Last week we asked you to vote on the product shortlist for the 1996 BBC Design Awards. This week we’re looking at architecture and environments.
The five projects pictured here have been put forward by a panel of judges led by architect Sir Michael Hopkins and were featured last night on BBC2 in a programme canvassing the public vote. We’re keen to see how designers’ choices compare with public opinion. So pick your first choice and let us know about it by 24 June.
If there are other schemes which have been completed during the past year that you think are better than those shown here, we welcome your nominations.
Next week’s programme, being screened on BBC2 at 7.30pm on 19 June, will focus on graphics. We’ll be courting your votes in that category in next week’s issue before the final screening of all the winners, scheduled for 8 July at 7.30pm on BBC2.
Study the shortlisted five here and name your winner to Amanda Lake. Tel: 0171-439 4222 or fax 0171-734 1770 by 24 June. Or you can send E-mail to firstname.lastname@example.org. Brief comments are welcome – as are nominations for projects completed over the past 12 months but not included in the BBC trawl.
1. Channel 4 Headquarters, London
Designed by John Young’s team at Richard Rogers Partnership
Bearing the Rogers’ hallmark of services built on the outside of the building, this 3.9m complex comprises 15 000m2 of offices set around an inner quadrangle. The full-height glass lobby features a glass “drawbridge” entrance.
2 Techniquest Science Discovery Centre, Cardiff Bay
Designed by Paul Koralek’s team at Ahrends, Burton & Koralek
Architect ABK has transformed a nineteenth century cast and wrought iron dockside structure into a dramatic waterfront exhibition space dedicated to allaying public fears about science and technology. The 3.5m scheme forms part of the regeneration of Cardiff’s dockland area.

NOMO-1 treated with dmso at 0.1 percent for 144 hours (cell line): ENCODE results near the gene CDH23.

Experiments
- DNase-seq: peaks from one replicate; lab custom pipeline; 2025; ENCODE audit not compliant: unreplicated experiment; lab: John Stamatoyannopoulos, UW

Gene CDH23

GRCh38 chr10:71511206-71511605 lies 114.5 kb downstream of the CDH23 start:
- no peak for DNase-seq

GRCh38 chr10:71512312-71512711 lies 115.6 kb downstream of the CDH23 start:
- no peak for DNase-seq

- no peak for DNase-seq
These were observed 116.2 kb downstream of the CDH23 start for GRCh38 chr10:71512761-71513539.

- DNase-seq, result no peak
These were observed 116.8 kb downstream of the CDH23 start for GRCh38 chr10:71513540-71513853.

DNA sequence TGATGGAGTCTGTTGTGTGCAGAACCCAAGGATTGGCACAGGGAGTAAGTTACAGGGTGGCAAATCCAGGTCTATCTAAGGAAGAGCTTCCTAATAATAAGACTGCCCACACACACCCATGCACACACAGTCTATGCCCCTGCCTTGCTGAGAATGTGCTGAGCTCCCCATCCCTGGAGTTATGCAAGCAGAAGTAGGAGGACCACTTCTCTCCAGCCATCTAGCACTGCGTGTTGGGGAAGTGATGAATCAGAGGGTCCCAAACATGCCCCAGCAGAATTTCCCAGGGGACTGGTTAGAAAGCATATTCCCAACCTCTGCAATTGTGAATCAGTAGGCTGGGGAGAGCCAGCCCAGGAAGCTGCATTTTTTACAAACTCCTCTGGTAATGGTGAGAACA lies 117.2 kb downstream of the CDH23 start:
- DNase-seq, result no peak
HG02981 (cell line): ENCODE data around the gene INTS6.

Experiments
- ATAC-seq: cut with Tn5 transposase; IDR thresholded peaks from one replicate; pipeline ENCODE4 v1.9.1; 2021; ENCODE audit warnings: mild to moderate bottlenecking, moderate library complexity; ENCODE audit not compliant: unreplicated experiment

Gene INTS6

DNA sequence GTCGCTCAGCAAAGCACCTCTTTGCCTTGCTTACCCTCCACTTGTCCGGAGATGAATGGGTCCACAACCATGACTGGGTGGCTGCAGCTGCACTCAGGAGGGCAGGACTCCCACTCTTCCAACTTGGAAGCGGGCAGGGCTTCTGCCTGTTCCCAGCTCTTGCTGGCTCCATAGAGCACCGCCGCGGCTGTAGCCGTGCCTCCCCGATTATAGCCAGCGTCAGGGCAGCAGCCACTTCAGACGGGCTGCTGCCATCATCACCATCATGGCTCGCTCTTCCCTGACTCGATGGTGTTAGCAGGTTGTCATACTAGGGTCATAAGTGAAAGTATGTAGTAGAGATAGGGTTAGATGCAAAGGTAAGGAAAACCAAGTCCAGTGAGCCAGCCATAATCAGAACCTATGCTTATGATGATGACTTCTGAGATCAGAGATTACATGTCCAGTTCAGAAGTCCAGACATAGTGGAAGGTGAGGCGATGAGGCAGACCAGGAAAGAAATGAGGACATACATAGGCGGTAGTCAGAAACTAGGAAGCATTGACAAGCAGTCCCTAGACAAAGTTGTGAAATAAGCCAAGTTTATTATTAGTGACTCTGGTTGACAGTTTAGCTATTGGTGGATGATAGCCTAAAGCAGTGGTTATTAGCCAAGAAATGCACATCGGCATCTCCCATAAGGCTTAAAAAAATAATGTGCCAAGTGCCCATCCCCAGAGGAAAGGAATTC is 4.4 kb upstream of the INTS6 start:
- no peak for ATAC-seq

3 Entrance foyer, Broadfield House, Dudley
Designed by Brent Richards of Design Antenna and Tim Macfarlane of structural engineer Dewhurst Macfarlane
This 60 000 all-glass pavilion forms the entrance to an eight-eenth century house, now used as a glassware museum. The treatment and application of the glass for various elements of the building incorporates advanced construction technology.
4 Citizens Advice Bureau, Chessington
designed by Gabriele Bramante and John Simon Woodman of Bramante Architects
This small 330 000 Modernist building slots into a suburban high street. Key features of the design are a sensitive approach to the needs of disabled visitors and state-of the-art building management systems.
5 Watersports Centre, Liverpool
designed by David Marks, Julia Barfield
This steel-framed structure straddles an old Liverpool dock to provide a community boating and watersports club. In the 1.13m facility special care has been taken to include materials that can cope with getting wet, such as teak, linoleum and red cedar boarding.